Mixsonian Morrs and Barbara Larry

The 1000 Hz Audio Oscillator

Audio Oscillator

CompasMy USCE Compass

Dad would a few times a year bring home things from the ChemistryNavy flashlight Department and give them to my brother, sister and me.  They were generally small items, often something he picked up at the Army surplus center at Camp Blanding where he would get things for the Chemistry Department.  There was a Navy survival flashlight, a U.S. Corps of Engineers compass, and an Army mess kit which by brother and I used for Boy Scouts.  One time he brought home and gave to my sister several small glass figurines that the Chemistry Department glassblower had made: a small deer, a Christmas tree, a dog, all made from glass.

KnobsMy electrical knob collection

In 1967 my Dad brought home an interesting small wooden box that had some knobs, electrical connectors and a tuning fork on the top. The label on the side said “1000 Hertz, Audio Oscillator, Type 213, General Radio Co., Cambridge, Mass.  Dad knew I liked such things, after all he helped me build my first transistor radio when I was in the 9th grade with parts that I got from the Chemistry Department electronic shop. In the following years I started collecting electrical and electronic devices, mostly salvaged from people’s trash.  I would take these to my “Lab” in our backyard analyze them, and sometimes even fix them, but other times just taking them apart for their components, capacitors, resistors, vacuum tubes, transformers, switches knobs, over time I built up quite a collection. Using these components I would do experiments or build real or imaginary contraptions.  

This particular wooden box fascinated me, clearly it was old with the base being made of wood and the top being made of Bakelite plastic. Bakelite was one of the first plastics that I had seen before in old radios and early telephones but by the late sixty’s it had been mostly replaced with more modern plastics.  The plaque on the side said it was an audio oscillator and I knew what that was from my studies of electronics and reading Popular Electronics magazine. An oscillator produced specific frequency, in this case 1000 Hertz (Hz).  From my years of reading Popular Science, Popular Electronics and science classes I knew that many things in physical world were based on frequencies: light, electrical current, radio waves, and sound waves.  This particular device was an “Audio Oscillator” with the “audio” meaning it produced a sound, or tone, at 1000 Hz which was in the range of human hearing of 20 Hz to 20,000 Hz.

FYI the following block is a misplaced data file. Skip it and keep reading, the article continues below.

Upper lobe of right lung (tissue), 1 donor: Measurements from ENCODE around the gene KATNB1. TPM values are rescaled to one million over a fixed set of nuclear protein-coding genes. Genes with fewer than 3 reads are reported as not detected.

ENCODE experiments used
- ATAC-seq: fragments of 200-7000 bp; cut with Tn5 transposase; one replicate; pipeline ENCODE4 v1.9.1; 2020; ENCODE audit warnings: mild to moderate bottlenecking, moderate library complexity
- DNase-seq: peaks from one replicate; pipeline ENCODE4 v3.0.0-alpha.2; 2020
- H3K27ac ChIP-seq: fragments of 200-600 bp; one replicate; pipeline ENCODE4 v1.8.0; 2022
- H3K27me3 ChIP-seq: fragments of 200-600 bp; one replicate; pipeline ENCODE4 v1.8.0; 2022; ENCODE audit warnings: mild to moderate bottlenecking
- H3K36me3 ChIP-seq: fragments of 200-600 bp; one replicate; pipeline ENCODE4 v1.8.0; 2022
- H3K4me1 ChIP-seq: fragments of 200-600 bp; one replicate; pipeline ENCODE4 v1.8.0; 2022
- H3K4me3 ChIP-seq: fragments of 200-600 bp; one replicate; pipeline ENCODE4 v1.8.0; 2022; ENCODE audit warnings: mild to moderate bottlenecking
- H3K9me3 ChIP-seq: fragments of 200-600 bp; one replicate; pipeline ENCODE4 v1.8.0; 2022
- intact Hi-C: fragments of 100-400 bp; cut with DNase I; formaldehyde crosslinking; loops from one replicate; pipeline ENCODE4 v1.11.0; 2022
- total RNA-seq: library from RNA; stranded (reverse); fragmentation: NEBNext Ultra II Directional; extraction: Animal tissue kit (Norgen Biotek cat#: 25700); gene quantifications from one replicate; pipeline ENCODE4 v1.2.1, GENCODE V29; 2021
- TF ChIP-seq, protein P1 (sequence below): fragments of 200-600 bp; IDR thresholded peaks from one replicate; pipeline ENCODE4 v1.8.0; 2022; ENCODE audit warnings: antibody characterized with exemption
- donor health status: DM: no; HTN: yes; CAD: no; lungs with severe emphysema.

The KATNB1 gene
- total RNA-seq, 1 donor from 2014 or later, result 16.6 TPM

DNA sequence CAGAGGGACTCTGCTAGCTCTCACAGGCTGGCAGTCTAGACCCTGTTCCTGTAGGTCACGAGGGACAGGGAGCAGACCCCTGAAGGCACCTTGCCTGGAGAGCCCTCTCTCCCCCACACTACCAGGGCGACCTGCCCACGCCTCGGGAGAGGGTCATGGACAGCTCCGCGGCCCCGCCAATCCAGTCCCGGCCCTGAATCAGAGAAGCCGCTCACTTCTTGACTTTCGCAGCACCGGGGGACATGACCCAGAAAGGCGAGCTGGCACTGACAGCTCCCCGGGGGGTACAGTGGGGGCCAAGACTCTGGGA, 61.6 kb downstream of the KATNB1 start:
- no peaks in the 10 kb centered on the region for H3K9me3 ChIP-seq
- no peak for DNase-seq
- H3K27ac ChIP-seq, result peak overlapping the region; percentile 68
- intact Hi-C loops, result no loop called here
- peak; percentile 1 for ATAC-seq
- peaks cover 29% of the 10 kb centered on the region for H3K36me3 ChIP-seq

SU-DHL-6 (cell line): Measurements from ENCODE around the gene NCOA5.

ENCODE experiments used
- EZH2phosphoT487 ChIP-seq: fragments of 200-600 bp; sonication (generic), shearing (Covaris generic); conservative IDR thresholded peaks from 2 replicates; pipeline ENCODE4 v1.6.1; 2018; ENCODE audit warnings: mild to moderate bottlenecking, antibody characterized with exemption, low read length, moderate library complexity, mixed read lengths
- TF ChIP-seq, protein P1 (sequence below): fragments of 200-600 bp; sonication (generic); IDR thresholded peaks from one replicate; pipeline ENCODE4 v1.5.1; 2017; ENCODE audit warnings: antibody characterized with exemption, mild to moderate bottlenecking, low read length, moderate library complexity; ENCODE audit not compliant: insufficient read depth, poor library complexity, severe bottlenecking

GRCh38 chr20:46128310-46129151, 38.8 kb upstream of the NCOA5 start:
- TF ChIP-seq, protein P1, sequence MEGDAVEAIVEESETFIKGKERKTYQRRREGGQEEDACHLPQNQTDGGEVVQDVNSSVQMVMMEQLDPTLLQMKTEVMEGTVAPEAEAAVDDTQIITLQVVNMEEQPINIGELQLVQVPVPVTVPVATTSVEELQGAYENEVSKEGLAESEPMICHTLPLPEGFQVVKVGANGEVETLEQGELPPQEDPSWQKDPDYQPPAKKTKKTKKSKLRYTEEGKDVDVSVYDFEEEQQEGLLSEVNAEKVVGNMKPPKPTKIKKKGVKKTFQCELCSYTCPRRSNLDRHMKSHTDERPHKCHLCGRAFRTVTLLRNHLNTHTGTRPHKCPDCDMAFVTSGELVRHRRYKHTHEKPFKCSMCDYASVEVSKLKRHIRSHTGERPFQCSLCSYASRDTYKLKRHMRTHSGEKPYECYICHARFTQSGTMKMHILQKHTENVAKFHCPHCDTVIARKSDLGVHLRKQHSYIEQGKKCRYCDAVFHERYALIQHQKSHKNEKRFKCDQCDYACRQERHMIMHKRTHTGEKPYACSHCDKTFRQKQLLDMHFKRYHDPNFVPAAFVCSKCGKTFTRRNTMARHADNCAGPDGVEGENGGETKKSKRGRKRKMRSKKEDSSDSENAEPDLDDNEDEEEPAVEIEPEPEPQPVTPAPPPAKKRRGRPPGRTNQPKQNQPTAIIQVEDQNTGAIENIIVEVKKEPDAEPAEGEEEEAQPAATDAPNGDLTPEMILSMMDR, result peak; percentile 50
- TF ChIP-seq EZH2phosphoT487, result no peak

Tuning ForkAt the heart of the device was a tuning fork which I had seen before.  The tuning fork was invented in 1711 John Shore, a musician, to help tune his trumpet. The tuning fork is a U shaped metal device, six to eight or so inches long with a handle at the bottom of the U like a two pronged fork. When the tuning fork is struck against a surface, it will produce a specific constant tone such as middle C (261.63 Hz) on the musical scale.  Because a tuning fork only produces a specific frequency or tone, they often come in sets of common frequencies.  For the Audio Oscillator this was 1000 Hz. 

Ok, I understood the tuning fork, but the electrical connections puzzled me until I figured it out.  Connect battery to the terminals labeled 6-volts and a speaker to the zero and low, medium or high terminals, turn the switch to on and I could hear the 1000 Hz tone from the speaker.  So I figured it out, the battery powered an electro magnet which caused the tuning fork to vibrate like it had been struck then a microphone picked up the tone and fed it to the output terminals.   How cool was that! The device was interesting but other making a single tone I didn’t find much use for it, so it sat on a shelf in my lab unused for several years. When I graduated from high school and moved out of my parents’ house I bought most of my meager possessions with me including the audio oscillator which remained in one of the several boxes of stuff I never got around to unpack where it remained until 1975.

Updated: 08-20-2023